LONDON: There was little respite for equity investors on Thursday as the biggest US stock selloff in months rolled through Asia and Europe while American futures pointed to another drop at the New York open. Amid cautious trading, core European bonds gained and Treasuries edged higher.
The worst of the stock declines were in Asia, where China’s Shanghai Composite gauge closed down more than 5%. Taiwan’s technology-heavy TWSE Index plummeted more than 6% in the region’s worst performance.
By comparison, European losses were more contained, with the Stoxx Europe 600 Index and Britain’s FTSE 100 both slipping less than 2%. Italian equities headed for a bear market, however, and LeasePlan Group NV pulled a planned IPO.
US futures extended losses from Wednesday, when the Nasdaq 100 Index plunged more than 4% for its worst day in seven years. Treasuries, which helped trigger the stock selloff when 10-year yields hit the highest since 2011, nudged higher after jumping on Wednesday.
Investors seeking to pinpoint the cause of the current rout in equities have no shortage of culprits: US companies are increasingly fretting the impact of the burgeoning trade war, while the same issue prompted the IMF to dial down global growth expectations. In the tech sector, which was a key driver of the rally that pushed American equities to a record just a month ago, expensive-looking companies have been roiled by a hacking scandal.
Against this backdrop, the Federal Reserve has been trimming its balance sheet and raising interest rates, provoking the ire of an unpredictable President Donald Trump and helping force a repricing of riskier assets. Trump, who has claimed credit for record US stock levels, said after the market closed on Wednesday that the Fed is making a “mistake” and “has gone crazy.”
“The sharp rise in US 10-year yields has caused investors to suddenly reprice the impact of moving from post-crisis low yields to a rising rate environment,” Eleanor Creagh, an Australian market strategist at Saxo Capital Markets in Sydney, said by email. “We have the global growth engines, price of energy rising, price of money rising and quantity of money falling combined with the ongoing trend of de-globalization which has started to impact markets and the cracks are showing.”
Trump also said the stocks decline was “a correction that we’ve been waiting for for a long time,” after being briefed on the market turmoil. Treasury Secretary Steve Mnuchin said he’s not surprised the market is having “somewhat of a correction.”
A gauge of equity volatility in Europe jumped to the highest in almost two months after Wall Street’s “fear gauge,” as the Cboe Volatility Index, or VIX, is known, soared the most since February.
There was little sign of panic in currencies, where the euro gained and dollar weakened versus most of its major counterparts. The Swedish krona was the standout gainer, jumping after inflation data. The lira and rand rallied, but emerging currencies overall edged lower.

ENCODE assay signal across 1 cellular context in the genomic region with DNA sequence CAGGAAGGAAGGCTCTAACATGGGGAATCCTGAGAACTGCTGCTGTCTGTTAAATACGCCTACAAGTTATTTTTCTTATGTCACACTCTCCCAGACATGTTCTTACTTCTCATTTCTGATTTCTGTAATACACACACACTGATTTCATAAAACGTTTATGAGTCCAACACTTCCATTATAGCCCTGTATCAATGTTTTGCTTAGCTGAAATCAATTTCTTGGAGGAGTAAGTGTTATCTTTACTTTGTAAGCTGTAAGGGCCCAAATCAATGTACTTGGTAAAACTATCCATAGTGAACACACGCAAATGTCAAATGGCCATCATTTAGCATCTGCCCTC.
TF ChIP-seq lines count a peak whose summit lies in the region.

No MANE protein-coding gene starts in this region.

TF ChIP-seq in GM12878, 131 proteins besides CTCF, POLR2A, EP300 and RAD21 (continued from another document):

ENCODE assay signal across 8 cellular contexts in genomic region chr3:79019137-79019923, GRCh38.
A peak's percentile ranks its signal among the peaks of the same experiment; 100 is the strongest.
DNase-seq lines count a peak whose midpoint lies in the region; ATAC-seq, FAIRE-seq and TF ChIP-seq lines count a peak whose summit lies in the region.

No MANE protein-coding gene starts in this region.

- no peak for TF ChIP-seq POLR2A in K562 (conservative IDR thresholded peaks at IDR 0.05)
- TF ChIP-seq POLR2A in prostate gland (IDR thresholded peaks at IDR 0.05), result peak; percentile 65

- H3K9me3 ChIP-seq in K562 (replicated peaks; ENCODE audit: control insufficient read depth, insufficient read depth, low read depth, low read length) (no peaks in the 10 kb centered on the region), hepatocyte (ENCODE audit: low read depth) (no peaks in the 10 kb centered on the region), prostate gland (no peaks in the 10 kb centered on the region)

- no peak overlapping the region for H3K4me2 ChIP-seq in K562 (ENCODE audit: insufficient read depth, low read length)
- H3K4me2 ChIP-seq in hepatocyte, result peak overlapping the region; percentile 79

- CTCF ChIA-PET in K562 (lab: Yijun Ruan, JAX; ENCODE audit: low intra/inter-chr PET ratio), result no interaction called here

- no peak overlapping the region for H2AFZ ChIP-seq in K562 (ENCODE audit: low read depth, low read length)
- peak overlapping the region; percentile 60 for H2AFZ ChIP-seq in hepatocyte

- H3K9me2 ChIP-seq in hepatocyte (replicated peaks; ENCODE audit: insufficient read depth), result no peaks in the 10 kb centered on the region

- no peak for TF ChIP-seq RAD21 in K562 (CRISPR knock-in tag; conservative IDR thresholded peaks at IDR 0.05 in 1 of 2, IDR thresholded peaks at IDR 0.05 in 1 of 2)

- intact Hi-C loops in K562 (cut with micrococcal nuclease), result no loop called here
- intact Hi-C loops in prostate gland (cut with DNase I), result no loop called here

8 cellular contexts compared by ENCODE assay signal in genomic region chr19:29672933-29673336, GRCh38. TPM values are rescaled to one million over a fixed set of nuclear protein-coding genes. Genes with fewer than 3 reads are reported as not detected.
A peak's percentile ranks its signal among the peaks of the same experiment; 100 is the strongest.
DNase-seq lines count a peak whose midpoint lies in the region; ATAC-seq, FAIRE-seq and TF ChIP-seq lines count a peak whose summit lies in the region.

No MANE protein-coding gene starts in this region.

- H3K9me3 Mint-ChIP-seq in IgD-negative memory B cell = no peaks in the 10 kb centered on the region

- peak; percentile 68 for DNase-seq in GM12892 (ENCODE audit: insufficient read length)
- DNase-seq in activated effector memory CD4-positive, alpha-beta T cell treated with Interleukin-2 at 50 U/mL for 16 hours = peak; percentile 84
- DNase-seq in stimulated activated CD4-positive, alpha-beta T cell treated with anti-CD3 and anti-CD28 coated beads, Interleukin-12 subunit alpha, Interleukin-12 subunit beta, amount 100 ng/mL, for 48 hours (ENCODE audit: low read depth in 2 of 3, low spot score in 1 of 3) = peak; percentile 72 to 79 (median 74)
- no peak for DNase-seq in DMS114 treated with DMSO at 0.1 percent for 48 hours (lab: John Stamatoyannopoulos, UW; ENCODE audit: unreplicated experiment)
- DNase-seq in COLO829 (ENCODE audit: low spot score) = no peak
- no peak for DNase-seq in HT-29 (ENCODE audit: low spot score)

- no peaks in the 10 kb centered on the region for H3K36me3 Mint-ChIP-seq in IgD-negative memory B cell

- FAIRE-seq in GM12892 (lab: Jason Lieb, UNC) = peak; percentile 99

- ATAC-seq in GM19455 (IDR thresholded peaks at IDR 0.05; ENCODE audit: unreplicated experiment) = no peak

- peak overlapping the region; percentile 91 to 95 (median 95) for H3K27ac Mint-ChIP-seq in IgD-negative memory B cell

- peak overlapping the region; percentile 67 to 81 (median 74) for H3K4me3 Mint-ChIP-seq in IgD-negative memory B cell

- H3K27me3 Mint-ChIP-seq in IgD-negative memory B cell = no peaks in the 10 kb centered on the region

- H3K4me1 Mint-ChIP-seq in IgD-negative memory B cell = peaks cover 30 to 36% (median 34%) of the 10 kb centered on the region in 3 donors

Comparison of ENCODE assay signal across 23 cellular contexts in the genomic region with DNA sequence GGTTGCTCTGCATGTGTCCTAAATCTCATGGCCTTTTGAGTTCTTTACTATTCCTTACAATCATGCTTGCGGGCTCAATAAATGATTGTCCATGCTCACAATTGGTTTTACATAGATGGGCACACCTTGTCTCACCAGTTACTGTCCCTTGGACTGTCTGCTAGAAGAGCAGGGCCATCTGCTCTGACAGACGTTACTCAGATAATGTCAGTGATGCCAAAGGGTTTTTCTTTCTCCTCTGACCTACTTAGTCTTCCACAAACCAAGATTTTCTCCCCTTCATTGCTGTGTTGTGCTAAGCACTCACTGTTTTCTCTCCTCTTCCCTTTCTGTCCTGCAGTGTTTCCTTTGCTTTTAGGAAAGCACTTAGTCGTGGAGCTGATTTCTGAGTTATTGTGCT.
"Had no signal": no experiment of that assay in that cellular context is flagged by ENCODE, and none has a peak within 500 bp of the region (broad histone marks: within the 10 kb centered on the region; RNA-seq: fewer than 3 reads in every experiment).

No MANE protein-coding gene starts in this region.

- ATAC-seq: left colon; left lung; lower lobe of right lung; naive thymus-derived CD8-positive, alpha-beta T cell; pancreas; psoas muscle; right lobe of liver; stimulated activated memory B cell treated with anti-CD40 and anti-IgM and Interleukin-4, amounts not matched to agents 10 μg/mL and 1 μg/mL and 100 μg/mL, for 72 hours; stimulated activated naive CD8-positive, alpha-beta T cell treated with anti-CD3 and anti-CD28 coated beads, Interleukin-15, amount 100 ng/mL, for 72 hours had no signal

Italian bonds remained under pressure as Deputy Premier Matteo Salvini once again said the populist government will stick with its budget plan, though the country successfully sold new debt. Bunds and gilts led advances amid the broader risk-off mood.
Elsewhere, West Texas Intermediate crude fell back below US$73 a barrel amid a broad decline in commodities. Precious metals bucked the trend, and gold jumped. A Bloomberg index of cryptocurrencies dropped as much as 11%.
Here are some key events coming up:
The US Treasury is in the midst of US$230bil worth of debt auctions this week. The IMF and World Bank will hold meetings in Bali beginning Friday, where finance chiefs from around the world will gather. A closely watched gauge of US consumer prices probably remained elevated in September and rose 2.3% from a year earlier, according to forecasts ahead of Thursday’s release. JPMorgan Chase & Co, Citigroup Inc. and Wells Fargo & Co kick off earnings season for US banks on Friday.
These are the main moves in markets:
Futures on the S&P 500 Index fell 0.8% as of 10:44am London time, the lowest in 14 weeks. The Stoxx Europe 600 Index sank 1.7% to the lowest in more than 20 months on the biggest tumble in more than 15 weeks. The UK’s FTSE 100 Index sank 1.8% to the lowest in more than six months on the largest tumble in more than 15 weeks. Germany’s DAX Index decreased 1.4% to the lowest in 20 months. The MSCI Asia Pacific Index sank 3.5%, hitting the lowest in almost 17 months with its ninth consecutive decline and the largest tumble in more than two years. The MSCI Emerging Market Index sank 3.3%, reaching the lowest in 19 months on its sixth straight decline and the biggest tumble in more than two years.
The Bloomberg Dollar Spot Index dipped 0.2% to the lowest in more than a week. The euro gained 0.3% to US$1.1549, the strongest in more than a week. The British pound advanced less than 0.05% to US$1.3196, the strongest in three weeks. The Japanese yen climbed less than 0.05% to 112.24 per dollar, reaching the strongest in more than three weeks on its sixth straight advance.
The yield on 10-year Treasuries fell one basis point to 3.15%, the lowest in more than a week. Germany’s 10-year yield declined five basis points to 0.50%, the lowest in more than a week on the biggest drop in more than a week. Britain’s 10-year yield fell five basis points to 1.677%, the largest drop in more than a week. The spread of Italy’s 10-year bonds over Germany’s rose 12 basis points to 3.0781 percentage points to the biggest premium in more than five years.
West Texas Intermediate crude decreased 1.6% to US$71.97 a barrel, the lowest in more than two weeks. Gold gained 0.6% to US$1,202.59 an ounce, the biggest rise in more than a week. - Bloomberg